GUEST POST // Eat More Protein!

EAT MORE PROTEIN By The Macro Wizard

We all know by now that protein is good for us. It’s needed for several functions of the body and consuming enough of it coupled with some resistance training can make us look smokin’ hot –yes, this is totally scientifically proven.

A while ago, a good friend of mine told me about how he was “cutting carbs and eating more protein” following his doc’s recommendations, this sounded reasonable if it wasn’t for the bag of walnuts he was munching on while saying it…

My friend swapped bread and pasta for walnuts and quinoa without paying much attention to quantities; the doctor said those things had protein in them so why question it, right? In a couple of weeks my man stopped losing weight and was frustrated with the lack of progress and the complexity of the diet he was following.

The doctor’s recommendations were on point; he needed more protein and probably could do with lowering carbs a bit to help control his total calories –remember that the main driver for weight loss is a calorie deficit– but saying that he needed to eat more nuts and weird ‘superfoods’ was… real nuts. 😉

So, why eating nuts & superfoods isn’t really the way to go and where do we get protein from?

 

Nuts and seeds are a great FAT source as well as being full of minerals and other goodies, BUT THEY ARE NOT A PROTEIN SOURCE.

They are extremely easy to over eat and if you grab a bag and start munching, you could eat over 500kcal worth of food in less than 5 minutes without feeling satisfied.

Not the greatest choice if your calorie budget for the day is around 1.5-2k and you have a minimum amount of protein to hit in order to maintain those sexy muscles of yours.

Same goes for quinoa, chia seeds or any other so called ‘superfoods’ you may have heard of. They surely have their benefits, but they shouldn’t be labeled as high in protein.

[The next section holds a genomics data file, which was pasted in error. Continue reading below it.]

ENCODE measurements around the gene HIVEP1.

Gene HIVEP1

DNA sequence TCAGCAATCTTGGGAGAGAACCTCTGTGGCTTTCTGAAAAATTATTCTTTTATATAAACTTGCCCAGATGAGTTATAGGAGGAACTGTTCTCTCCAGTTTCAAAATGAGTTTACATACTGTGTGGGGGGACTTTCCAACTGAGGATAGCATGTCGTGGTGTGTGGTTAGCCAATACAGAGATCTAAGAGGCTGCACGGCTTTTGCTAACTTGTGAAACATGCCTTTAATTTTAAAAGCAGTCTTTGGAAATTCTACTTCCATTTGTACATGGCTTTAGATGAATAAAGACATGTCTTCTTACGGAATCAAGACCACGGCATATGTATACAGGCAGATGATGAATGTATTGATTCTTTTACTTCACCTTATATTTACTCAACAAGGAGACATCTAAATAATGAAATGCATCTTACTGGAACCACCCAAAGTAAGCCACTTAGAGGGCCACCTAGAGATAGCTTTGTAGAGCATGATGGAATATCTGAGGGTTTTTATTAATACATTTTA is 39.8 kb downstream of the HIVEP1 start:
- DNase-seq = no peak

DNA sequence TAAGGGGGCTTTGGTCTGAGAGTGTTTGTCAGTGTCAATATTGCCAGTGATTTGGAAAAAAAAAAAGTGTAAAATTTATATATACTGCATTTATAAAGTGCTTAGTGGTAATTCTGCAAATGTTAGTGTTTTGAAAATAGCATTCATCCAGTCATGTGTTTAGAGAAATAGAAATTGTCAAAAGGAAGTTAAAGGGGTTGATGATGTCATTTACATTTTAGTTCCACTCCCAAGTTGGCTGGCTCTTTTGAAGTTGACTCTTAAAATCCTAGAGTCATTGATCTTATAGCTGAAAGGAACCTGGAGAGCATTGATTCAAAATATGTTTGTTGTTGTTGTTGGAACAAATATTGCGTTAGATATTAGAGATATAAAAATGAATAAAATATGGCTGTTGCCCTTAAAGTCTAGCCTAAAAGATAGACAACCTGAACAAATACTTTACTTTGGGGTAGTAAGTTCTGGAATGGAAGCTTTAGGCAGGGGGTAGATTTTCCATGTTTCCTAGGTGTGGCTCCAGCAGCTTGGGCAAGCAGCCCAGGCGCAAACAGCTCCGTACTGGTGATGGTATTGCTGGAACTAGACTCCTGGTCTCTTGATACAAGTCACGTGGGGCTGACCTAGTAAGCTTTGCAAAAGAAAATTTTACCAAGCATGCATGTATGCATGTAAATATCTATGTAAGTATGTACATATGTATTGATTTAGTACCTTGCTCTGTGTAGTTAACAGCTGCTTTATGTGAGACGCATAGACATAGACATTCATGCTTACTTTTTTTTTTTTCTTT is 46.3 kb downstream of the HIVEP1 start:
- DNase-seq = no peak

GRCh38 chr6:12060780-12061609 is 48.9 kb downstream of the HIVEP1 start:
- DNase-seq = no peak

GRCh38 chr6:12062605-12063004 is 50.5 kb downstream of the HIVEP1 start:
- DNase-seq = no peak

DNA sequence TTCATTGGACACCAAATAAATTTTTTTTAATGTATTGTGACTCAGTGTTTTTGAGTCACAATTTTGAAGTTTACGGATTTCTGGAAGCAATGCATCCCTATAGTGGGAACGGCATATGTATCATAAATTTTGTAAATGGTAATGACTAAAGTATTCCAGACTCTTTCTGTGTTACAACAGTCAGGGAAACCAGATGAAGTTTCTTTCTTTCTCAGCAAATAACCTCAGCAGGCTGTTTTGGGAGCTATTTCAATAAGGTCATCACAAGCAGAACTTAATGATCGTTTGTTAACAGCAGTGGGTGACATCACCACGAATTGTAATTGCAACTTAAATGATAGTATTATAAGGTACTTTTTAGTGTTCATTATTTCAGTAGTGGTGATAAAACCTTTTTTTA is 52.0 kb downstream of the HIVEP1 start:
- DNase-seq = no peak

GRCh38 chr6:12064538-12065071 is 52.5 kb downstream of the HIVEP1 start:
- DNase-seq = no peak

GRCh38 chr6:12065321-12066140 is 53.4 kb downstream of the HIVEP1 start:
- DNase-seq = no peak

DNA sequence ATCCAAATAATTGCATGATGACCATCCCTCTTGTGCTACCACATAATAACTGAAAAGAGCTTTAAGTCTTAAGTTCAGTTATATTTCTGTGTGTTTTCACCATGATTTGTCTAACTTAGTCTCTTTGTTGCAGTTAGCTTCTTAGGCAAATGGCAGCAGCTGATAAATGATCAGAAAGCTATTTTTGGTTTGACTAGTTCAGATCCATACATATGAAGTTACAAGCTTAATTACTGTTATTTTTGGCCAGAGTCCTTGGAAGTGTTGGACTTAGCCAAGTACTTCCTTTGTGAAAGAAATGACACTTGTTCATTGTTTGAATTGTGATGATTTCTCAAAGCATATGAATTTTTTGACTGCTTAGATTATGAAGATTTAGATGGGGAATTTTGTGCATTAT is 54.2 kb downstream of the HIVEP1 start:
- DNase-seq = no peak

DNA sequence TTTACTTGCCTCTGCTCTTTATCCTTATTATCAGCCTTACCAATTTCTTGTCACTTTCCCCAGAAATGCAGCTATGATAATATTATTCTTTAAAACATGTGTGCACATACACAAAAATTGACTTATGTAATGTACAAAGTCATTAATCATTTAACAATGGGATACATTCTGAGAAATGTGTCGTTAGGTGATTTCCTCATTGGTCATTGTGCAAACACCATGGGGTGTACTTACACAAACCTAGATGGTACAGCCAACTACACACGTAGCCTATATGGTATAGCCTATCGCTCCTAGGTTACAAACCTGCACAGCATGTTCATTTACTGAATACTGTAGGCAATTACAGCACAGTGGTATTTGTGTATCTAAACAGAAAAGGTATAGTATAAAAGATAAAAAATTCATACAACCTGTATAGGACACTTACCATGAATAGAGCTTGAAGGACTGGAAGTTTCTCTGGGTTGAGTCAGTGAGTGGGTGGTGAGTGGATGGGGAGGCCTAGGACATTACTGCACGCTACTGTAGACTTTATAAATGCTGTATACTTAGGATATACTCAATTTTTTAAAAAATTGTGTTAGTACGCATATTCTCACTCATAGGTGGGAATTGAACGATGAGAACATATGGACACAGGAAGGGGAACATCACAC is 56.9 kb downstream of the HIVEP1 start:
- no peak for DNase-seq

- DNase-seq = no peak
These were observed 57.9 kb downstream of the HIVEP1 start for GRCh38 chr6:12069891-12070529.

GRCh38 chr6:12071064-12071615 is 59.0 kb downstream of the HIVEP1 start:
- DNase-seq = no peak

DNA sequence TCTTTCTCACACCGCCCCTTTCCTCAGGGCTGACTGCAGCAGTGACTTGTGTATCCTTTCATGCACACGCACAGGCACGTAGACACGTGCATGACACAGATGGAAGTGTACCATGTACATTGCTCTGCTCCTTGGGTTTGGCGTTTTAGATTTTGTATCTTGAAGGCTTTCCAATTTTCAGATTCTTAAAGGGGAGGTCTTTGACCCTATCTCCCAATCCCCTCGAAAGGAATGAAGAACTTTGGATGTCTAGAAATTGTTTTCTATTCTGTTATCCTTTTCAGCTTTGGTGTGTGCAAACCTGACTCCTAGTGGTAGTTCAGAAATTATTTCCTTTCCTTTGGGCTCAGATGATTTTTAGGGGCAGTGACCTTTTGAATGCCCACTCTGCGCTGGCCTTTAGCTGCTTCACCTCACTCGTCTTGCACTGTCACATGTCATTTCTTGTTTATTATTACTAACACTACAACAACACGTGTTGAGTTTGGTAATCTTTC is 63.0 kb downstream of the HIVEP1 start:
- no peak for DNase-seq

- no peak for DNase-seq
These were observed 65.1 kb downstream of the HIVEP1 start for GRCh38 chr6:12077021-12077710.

This does not mean that you should limit yourself to chicken & broccoli in your quest for a higher protein-lower calorie diet though.

Now, let’s discover where protein really is and how to make it work for you.

Protein grading system. (Similar to what we had in school, but tastier.)

First things first, I didn’t come up with this idea of a protein grading system myself; Mike Vacanti created it and I just tweaked it for my website The Macro Wizard and this article you are now reading.

Credit where credit’s due. 😉

To make it as easy as possible to understand we will measure 4 metrics: macros, cost, satiety index and convenience.

Macros:

We’ll measure a ratio of protein:calories, meaning that a source of protein with a ton of carbs & fat accompanying it –think honey glazed pork ribs, will have the worst rating. High protein but low in carbs and fat? Highest rating. Simple!

Cost:

The biggest complaint I get with protein sources is how expensive they tend to be. In this metric, we will go after the cost per gram of protein to see who’s the winner.

Satiety Index:

Protein is very filling, but there’s still a notable difference between sources. Something with fat, salt and/or sugar can make it easier to overeat and not fill you as much. We’ll evaluate them to see which one leaves us more satisfied when eaten.